What’s Mark Borchardt watching? Symbiopsychotaxiplasm: Take One
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Every now and then, The A.V. Club wonders, “What’s Mark Borchardt watching?” So, we asked the Milwaukee filmmaker, and he told us about the 1968 experimental documentary Symbiopsychotaxiplasm: Take One.
1968. It’s a heady time in America, and within the burgeoning heat of this cultural revolution a sea change in social and sexual mores is occurring, solidifying the iconic mythos of the era. Reflective of this dynamic transition is the blossoming of the American New Wave: a freer, more truthful cinema let loose from the tight strictures of Hollywood’s “Golden Age” and the suffocating grip of the Production Code. From this potent milieu emerges a peculiar documentary aptly titled—hold on to your hats—Symbiopsychotaxiplasm: Take One. Obviously, this one most likely didn’t make it to a theater near you.
In this fascinating film (one of the crown jewels of cinéma vérité), a group of enthusiastic filmmakers (at least at first) and the director, William Greaves, set upon Central Park to embark on an experimental film project. They arrive with a flotilla of 16mm cameras. From the outset, it’s explained that Symbiopsychotaxiplasm is a film within a film within a film, with each crew member’s presence actively acknowledged. Again, it’s a heady time.
However, it becomes increasingly apparent that it’s essentially mission unknown, even though the film is given the aura of a collaborative project. Greaves is ostensibly at the helm, but instead of providing assertive direction, he proves more a pathway to a growing uncertainty with his broad interpretations of how scenes should be played. Still, it’s a delightful uncertainty as the possibilities of cinema are explored, debated, and further expanded. And it doesn’t hurt that Miles Davis provides the soundtrack: a jazzy correlative to a rambling and oft-times discordant filmic melody of spontaneous creativity.
It becomes increasingly apparent that an actual film isn’t being constructed in totality (as in a conventional narrative), but rather, it’s an exploration of the same scenes enacted by different sets of the cast, allowing for identical premises to be put through the prism of various interpretations. How this all will add up, we don’t and won’t quite know. But the film’s genius is in its enigma; it’s not about getting there, for “there” is a growing realization that there is no “there.” And it’s this filmic riddle that begins to rub some of the crew the wrong way.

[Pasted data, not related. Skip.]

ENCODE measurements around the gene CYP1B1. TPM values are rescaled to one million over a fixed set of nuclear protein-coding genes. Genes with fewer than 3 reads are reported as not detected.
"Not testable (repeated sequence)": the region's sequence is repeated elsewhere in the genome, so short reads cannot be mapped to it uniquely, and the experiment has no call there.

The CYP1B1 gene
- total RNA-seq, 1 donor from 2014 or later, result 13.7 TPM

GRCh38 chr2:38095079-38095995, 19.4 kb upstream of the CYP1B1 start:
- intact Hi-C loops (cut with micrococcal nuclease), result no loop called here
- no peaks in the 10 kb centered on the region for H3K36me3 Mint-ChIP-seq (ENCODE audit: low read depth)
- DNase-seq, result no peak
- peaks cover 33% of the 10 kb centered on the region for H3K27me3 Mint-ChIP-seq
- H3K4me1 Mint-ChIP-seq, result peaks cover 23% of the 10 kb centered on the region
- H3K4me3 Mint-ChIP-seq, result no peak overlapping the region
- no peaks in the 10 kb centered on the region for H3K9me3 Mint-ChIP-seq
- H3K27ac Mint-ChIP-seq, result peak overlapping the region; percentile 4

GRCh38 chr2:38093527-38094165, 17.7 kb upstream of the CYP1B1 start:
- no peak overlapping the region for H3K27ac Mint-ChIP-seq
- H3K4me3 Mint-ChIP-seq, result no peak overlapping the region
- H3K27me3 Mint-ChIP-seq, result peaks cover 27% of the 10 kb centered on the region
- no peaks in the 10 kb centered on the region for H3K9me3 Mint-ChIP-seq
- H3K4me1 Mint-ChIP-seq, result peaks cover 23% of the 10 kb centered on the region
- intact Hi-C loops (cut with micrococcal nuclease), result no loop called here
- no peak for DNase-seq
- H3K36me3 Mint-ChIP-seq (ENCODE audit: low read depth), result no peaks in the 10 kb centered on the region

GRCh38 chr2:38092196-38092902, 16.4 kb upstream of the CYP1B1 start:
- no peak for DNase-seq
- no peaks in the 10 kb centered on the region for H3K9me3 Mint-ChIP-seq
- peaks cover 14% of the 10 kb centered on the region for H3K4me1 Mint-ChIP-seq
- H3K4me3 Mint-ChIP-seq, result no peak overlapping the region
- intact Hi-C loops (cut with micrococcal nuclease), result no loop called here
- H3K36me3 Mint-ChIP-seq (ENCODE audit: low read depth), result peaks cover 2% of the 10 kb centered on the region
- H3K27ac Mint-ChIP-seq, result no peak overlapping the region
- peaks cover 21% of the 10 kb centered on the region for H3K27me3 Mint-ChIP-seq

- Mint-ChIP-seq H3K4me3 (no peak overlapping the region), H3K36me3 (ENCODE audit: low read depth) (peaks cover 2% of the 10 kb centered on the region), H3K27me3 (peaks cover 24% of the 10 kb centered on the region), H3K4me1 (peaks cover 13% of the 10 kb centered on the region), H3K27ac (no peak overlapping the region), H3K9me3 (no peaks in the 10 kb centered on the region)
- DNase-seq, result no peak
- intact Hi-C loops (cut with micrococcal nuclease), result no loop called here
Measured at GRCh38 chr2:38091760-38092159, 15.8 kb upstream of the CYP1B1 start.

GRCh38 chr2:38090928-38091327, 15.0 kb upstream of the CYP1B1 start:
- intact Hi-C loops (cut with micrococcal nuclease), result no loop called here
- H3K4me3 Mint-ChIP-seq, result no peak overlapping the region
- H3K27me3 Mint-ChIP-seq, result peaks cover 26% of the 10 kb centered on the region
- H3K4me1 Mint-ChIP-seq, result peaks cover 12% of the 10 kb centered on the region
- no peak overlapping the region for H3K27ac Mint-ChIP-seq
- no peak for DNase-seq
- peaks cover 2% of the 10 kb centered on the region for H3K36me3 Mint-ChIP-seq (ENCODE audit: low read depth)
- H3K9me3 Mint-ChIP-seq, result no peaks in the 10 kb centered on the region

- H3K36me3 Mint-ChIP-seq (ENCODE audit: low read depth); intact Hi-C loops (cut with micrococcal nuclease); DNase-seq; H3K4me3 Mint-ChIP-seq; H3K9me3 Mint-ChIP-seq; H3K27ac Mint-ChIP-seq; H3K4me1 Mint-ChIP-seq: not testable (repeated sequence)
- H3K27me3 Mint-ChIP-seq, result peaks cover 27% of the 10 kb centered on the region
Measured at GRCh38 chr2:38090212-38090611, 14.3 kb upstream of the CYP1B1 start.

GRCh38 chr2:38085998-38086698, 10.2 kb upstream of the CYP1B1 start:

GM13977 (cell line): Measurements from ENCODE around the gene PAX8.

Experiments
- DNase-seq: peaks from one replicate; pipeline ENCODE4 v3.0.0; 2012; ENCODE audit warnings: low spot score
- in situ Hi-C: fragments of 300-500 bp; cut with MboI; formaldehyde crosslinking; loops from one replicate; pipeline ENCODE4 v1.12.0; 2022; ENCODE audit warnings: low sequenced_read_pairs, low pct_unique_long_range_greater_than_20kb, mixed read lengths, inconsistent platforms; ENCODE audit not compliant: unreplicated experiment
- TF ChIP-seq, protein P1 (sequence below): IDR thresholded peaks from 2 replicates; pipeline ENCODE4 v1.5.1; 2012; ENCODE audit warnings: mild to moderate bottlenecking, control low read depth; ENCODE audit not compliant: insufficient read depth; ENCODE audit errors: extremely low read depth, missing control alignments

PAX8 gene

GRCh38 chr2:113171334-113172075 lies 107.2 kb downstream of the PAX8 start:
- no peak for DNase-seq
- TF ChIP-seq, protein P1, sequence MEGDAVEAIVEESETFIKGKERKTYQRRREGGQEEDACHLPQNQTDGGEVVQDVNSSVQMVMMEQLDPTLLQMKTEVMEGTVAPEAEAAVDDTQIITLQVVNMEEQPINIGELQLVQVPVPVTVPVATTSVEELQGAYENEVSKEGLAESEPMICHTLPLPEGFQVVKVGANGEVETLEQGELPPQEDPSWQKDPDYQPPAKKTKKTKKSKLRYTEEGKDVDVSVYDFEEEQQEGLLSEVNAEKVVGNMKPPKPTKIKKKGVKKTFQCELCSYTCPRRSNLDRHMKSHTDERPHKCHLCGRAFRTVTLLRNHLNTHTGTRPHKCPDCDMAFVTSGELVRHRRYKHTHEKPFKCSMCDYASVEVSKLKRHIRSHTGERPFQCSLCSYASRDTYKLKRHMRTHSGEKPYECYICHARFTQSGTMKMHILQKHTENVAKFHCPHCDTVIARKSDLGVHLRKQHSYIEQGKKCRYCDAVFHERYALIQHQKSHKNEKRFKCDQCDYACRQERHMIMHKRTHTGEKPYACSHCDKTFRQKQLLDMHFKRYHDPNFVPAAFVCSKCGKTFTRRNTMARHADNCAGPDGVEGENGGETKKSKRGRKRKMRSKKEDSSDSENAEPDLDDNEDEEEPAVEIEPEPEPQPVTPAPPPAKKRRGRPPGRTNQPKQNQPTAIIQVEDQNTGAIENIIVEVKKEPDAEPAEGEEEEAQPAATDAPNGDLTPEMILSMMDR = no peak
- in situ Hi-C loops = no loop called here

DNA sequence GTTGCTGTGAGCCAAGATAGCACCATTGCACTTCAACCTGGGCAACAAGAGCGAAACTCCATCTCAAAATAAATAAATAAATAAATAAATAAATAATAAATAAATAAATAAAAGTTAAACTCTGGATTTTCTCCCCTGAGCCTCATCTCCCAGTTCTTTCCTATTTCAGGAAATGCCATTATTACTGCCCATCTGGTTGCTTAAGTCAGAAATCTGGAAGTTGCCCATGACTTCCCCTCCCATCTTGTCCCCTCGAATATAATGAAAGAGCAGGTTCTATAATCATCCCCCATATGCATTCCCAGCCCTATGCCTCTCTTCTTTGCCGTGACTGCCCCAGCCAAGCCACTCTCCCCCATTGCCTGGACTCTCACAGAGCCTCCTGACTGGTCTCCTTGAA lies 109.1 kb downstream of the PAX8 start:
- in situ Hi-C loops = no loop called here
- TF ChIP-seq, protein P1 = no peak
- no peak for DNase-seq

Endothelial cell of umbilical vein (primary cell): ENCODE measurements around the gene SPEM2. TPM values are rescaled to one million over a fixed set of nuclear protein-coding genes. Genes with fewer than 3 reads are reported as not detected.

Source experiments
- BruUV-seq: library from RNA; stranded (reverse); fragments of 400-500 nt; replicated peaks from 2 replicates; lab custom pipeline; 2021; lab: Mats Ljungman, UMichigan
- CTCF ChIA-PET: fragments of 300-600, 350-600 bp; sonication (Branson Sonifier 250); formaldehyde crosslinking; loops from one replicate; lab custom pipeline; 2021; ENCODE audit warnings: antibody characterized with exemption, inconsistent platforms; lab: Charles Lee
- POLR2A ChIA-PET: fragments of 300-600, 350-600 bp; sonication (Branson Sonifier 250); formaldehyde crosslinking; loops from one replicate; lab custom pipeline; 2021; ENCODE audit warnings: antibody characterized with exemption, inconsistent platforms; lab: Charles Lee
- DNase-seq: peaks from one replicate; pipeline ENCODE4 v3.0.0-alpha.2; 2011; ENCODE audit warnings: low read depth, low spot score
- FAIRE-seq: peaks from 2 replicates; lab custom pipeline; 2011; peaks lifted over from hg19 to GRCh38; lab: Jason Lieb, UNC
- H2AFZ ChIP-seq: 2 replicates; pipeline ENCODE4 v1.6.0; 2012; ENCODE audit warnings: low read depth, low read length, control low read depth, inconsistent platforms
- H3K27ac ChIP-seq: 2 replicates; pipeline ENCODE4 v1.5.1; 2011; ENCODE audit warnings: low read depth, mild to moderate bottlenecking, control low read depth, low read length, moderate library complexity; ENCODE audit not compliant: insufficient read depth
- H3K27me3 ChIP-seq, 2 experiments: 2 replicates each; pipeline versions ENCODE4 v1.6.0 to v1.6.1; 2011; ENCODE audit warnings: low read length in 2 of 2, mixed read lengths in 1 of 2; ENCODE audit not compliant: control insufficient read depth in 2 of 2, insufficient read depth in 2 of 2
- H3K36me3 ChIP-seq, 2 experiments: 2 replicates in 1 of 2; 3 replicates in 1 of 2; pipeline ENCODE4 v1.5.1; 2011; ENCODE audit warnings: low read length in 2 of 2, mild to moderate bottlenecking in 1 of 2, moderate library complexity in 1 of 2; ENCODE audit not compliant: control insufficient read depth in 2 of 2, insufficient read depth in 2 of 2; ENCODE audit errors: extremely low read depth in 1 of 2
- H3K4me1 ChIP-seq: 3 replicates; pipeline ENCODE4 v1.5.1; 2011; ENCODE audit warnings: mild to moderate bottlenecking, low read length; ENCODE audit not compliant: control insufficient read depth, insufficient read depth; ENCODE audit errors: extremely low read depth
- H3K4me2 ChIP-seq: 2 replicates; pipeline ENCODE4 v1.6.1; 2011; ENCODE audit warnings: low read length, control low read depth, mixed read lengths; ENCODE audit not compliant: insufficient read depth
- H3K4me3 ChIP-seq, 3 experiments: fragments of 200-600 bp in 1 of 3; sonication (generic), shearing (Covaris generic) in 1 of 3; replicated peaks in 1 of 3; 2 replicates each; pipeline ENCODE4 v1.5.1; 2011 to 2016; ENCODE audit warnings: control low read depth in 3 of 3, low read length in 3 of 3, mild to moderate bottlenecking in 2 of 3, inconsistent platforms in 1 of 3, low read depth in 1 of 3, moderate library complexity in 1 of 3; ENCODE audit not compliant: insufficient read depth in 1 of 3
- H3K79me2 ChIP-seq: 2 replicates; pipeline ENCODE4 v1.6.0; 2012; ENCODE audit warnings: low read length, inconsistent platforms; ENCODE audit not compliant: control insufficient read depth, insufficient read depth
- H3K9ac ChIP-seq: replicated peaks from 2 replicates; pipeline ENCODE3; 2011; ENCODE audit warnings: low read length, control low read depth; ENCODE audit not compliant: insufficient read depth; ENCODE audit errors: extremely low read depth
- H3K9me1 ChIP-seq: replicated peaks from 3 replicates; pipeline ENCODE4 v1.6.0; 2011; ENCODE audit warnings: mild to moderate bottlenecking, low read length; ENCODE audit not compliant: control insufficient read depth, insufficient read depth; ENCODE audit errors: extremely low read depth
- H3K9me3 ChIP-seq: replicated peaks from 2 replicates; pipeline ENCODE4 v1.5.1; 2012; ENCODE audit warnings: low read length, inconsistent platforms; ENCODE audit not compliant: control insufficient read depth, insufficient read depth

After a number of days of frustrated shooting, a faction of the company convenes for an impromptu rap session to debate the nature and direction of this seemingly wayward project. It’s a meeting of minor dissent (actually, almost mutinous) and major analysis, as they surmise that Greaves’ answers to their nagging inquiries are “so vague it’d be better that you hadn’t asked the question in the first place.” This inflamed coterie even goes on to subtly meta-fy their roles in this project, paradoxically hinting that they themselves could be in on its mystery (that is, if there is one) as additional provocateurs of its oblique contours.
Greaves persists confidently with his amorphous odyssey, possessing a disarming, erudite personality, and knowing how to work the crowd as well as the individual—the kind of charming raconteur that could fit into any crack or crevice of any given social situation. That ubiquitous charm can also be seen as a means of glib coercion; this fact does not go unnoticed.
Ultimately, Greaves is trying to get down to something, something truly immersive, drawing cast and crew out while drawing them in, where they are to learn something expansive about cinema and at the same time each other, portraying the exhilarating challenge of making films on one’s own terms and enjoying (if not tolerating) the temporary community it conjures. It’s an existential romp in a great venue during an evolutionary time, and we are all the better for it.